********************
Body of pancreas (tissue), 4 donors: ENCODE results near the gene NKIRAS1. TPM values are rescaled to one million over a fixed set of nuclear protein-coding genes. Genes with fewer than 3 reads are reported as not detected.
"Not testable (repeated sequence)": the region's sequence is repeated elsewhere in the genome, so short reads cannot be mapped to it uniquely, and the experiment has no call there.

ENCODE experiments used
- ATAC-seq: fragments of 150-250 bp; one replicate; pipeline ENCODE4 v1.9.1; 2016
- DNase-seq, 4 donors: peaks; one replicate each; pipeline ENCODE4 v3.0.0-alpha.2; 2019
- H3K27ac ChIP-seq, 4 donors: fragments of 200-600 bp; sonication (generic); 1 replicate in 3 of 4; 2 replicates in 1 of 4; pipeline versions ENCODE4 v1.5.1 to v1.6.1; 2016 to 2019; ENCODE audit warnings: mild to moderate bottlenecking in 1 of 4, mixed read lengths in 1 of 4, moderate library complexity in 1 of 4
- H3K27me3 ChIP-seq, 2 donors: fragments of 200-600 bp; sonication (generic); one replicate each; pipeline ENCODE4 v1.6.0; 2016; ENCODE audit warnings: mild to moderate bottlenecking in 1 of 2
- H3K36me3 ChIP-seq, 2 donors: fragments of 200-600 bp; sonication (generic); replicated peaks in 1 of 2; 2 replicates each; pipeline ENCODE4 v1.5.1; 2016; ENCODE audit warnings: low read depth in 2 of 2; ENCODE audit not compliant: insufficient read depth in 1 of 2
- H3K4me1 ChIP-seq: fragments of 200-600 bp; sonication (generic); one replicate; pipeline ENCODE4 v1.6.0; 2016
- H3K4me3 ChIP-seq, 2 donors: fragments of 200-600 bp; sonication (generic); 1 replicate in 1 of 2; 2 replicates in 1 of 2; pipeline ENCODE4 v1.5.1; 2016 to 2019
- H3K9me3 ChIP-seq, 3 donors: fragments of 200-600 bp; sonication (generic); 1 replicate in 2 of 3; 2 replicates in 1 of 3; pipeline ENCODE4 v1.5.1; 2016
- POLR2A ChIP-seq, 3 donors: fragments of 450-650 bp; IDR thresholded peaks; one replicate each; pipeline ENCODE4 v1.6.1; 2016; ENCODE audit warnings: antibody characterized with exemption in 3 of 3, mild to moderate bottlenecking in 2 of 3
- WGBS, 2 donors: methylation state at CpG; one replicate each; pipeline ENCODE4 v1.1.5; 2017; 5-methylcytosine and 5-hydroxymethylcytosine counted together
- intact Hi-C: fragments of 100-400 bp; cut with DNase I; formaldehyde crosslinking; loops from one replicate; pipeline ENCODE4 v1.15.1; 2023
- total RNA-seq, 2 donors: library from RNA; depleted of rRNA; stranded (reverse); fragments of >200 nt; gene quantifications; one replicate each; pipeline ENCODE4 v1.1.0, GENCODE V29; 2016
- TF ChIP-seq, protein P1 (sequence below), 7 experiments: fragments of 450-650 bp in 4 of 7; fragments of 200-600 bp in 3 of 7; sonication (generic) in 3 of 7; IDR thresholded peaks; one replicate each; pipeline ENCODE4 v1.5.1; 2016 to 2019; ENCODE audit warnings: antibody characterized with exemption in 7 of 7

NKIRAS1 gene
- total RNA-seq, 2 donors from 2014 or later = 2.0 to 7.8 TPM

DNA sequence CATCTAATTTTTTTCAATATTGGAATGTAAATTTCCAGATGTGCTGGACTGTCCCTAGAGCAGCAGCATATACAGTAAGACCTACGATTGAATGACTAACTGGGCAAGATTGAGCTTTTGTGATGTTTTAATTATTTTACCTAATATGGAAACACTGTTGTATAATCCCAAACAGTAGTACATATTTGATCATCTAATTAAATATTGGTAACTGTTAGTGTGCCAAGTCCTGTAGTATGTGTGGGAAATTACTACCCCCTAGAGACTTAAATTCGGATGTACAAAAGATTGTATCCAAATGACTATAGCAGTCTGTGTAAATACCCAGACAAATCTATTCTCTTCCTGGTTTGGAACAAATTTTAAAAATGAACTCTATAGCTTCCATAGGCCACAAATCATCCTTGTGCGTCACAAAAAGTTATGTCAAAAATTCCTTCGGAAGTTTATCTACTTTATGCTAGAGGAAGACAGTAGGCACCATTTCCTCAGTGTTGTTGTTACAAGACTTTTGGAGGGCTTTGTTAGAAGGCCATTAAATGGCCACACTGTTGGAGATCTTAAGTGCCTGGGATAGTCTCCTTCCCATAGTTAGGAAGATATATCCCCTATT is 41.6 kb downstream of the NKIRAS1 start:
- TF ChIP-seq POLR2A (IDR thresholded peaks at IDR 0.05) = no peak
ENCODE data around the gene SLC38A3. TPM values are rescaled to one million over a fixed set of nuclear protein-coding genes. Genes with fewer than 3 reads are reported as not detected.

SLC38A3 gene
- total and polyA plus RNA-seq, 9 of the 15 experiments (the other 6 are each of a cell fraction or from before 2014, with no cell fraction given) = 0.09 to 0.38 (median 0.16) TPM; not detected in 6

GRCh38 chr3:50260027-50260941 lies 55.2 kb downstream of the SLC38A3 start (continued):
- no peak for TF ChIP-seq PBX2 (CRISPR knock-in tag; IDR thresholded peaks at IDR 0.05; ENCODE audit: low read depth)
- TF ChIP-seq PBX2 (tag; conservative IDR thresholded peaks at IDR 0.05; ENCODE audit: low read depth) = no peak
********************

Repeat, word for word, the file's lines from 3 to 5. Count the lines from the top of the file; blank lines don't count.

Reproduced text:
ENCODE experiments used
- ATAC-seq: fragments of 150-250 bp; one replicate; pipeline ENCODE4 v1.9.1; 2016
- DNase-seq, 4 donors: peaks; one replicate each; pipeline ENCODE4 v3.0.0-alpha.2; 2019